The Lunch Witch Teacher’s Guide is Here!

The Lunch Witch Teacher’s Guide is Here!

Are you a teacher or librarian looking for resources to help you use graphic novels in your school? Are you a parent who’s looking to find new and exciting ways to get your kids to learn? Are you a kid who wishes he could read comics in the classroom? Are you a fan of seeing terrible things happen to School Principals?

If you answered yes to any of the above then our latest educator’s guide is for you! THE LUNCH WITCH TEACHER’S GUIDE is chock full of helpful information and suggestions for anyone looking to use the book in an educational environment. This handy booklet contains suggestions for reading activities, after-reading discussion, Common Core tie-ins and more. In short, everything you need to create a fun and engaging reading experience for your students.

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You can download THE LUNCH WITH TEACHERS GUIDE right now. Or simply visit the RESOURCES FOR EDUCATORS section of our site to download this and many other helpful tools for educators.

Just don’t tell the ancestors that Grunhilda is making a positive difference in kids’ lives ok? If you’ve read the book, you know they never take that news well!

PAPERCUTZ ANNOUNCES INNOVATIVE LIBRARY MARKETING PROGRAM FOR NICKELODEON MAGAZINE!

PAPERCUTZ ANNOUNCES INNOVATIVE LIBRARY MARKETING PROGRAM FOR NICKELODEON MAGAZINE!

New Initiative Will Provide Free Magazines to Libraries That Support Graphic Novel Programming

Budget-crunched librarians will soon be receiving some respite thanks to a new program from Papercutz. The “#1 kids’ graphic novel publisher” announced today that they will be supplying 100 free copies of NICKELODEON MAGAZINE to libraries that support comics programming. It’s part of an effort by the publisher to fuel a growing trend in the school and public library space– “ComicCons” and other events focused on the fastest growing category in publishing – graphic novels.”

“Librarians have been on the forefront of the graphic novel explosion”, explained Papercutz’s President, Terry Nantier. “And forward thinking librarians have tapped in to the interest surrounding events like Free Comic Book day and ComicCon International to attract kids and parents to their facilities. We think it’s an incredibly positive thing for graphic novels in general and we wanted to find a way to ‘give back’ to the community. With the launch of NICKELODEON MAGAZINE this summer, we realized we had the perfect vehicle to promote comics readership and help librarians connect with kids who might be just beginning to become graphic novel readers.”

Comic book conventions are well known for a variety of attractions including creator appearances, costumes and, of course, exclusive promotional material from publishers. While many librarians have reached out to the comics creative community for appearances at events and patrons have picked up the costuming challenge, promotional items have been handled on an ad hoc basis, depending on the largesse of publishers or individual creators. This new program ensures that no comics-themed event will have to do without giveaways that incentivize reading.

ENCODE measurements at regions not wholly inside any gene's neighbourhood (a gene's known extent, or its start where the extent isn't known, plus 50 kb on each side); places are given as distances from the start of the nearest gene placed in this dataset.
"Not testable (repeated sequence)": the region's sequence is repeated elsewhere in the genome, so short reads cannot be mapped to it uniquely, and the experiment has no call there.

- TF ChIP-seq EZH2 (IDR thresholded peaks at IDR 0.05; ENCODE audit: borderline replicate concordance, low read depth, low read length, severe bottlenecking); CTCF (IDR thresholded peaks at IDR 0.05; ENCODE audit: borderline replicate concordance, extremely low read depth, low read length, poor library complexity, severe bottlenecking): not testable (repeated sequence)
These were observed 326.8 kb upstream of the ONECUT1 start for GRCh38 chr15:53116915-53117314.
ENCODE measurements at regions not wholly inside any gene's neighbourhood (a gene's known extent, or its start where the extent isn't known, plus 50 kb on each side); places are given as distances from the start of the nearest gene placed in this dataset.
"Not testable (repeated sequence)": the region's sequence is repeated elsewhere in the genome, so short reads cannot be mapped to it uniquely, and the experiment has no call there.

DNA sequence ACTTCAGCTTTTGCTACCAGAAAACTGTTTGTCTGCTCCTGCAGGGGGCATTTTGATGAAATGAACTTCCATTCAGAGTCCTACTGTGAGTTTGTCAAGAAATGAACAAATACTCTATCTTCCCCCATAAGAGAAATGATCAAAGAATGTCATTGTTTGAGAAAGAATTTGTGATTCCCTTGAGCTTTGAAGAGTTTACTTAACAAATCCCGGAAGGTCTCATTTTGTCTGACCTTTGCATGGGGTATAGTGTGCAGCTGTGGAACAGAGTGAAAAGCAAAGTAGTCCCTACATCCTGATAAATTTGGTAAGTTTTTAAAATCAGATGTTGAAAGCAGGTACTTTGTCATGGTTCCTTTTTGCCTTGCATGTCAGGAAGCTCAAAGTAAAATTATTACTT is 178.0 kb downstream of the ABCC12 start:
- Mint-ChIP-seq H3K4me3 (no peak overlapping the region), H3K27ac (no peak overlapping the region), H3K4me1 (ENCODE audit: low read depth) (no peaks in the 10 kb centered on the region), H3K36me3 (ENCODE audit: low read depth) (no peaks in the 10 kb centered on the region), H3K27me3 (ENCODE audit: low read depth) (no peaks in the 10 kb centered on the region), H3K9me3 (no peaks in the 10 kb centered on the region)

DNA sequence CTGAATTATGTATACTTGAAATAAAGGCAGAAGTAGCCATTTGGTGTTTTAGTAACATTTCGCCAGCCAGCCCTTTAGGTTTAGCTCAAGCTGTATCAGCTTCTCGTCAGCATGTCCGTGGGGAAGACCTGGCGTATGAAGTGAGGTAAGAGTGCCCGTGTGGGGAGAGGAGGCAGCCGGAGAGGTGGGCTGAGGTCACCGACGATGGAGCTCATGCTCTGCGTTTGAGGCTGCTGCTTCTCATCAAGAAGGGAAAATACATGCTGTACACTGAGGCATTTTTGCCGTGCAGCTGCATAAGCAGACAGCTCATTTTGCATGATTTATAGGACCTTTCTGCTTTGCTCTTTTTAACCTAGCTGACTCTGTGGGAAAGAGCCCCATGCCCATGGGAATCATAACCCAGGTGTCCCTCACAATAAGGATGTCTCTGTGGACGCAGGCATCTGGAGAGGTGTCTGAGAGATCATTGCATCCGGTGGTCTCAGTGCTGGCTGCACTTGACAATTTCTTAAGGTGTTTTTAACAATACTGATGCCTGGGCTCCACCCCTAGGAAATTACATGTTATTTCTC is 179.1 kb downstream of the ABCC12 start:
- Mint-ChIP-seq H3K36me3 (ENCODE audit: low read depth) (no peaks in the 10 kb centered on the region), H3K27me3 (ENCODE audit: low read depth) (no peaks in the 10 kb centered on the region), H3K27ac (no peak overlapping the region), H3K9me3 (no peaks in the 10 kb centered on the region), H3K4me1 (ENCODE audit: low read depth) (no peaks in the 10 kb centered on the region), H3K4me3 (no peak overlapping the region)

“Nickelodeon has always been known for creating great comics material”, noted Papercutz Editor-in-Chief Jim Salicrup. “And we’re proud to continue that tradition with our new publication. I’m personally excited by the opportunity to get the great work of our writers and artists out in front of the biggest possible audience possible. The magazine is going to be a great way for kids to sample our graphic novels and be introduced to some of the fantastic Nickelodeon characters.”

Interested librarians simply need to contact Papercutz VP of Marketing, Sven Larsen six to eight weeks before their event. As soon as Papercutz receives a librarian’s request (including details of the planned event) they will dispatch 100 copies of the latest issue of NICKELODEON MAGAZINE absolutely free (the library just has to pay for shipping).

“Papercutz graphic novels are already some of the highest circulating titles in libraries ”, explained Larsen, VP of Marketing for Papercutz. “But we’re always looking to grow our audience and the readership for comics. It’s part of why we partnered with Nickelodeon in the first place. The new NICKELODEON MAGAZINE is another great way to get kids started on reading and the perfect introduction to the world of graphic novels. We’re excited that it will be a cornerstone of our efforts to help libraries expand their graphic novel programming and we want this program to be a giant ‘thank you’ to all the librarians who are helping to create the next generation of comics fans!”

Using Comics to Teach English Language Learners

Using Comics to Teach English Language Learners

Editor’s Note: Papercutz recently sponsored a special edition of SCHOOL LIBRARY JOURNAL’s “Extra Helping” newsletter focused on “using Comics to teach”. For the next few days, we’ll be running excerpts from that issue on our blog and linking back to the original articles. If you’re an educator who is already using graphic novels in your classroom or you’re contemplating taking the plunge, these articles should prove invaluable.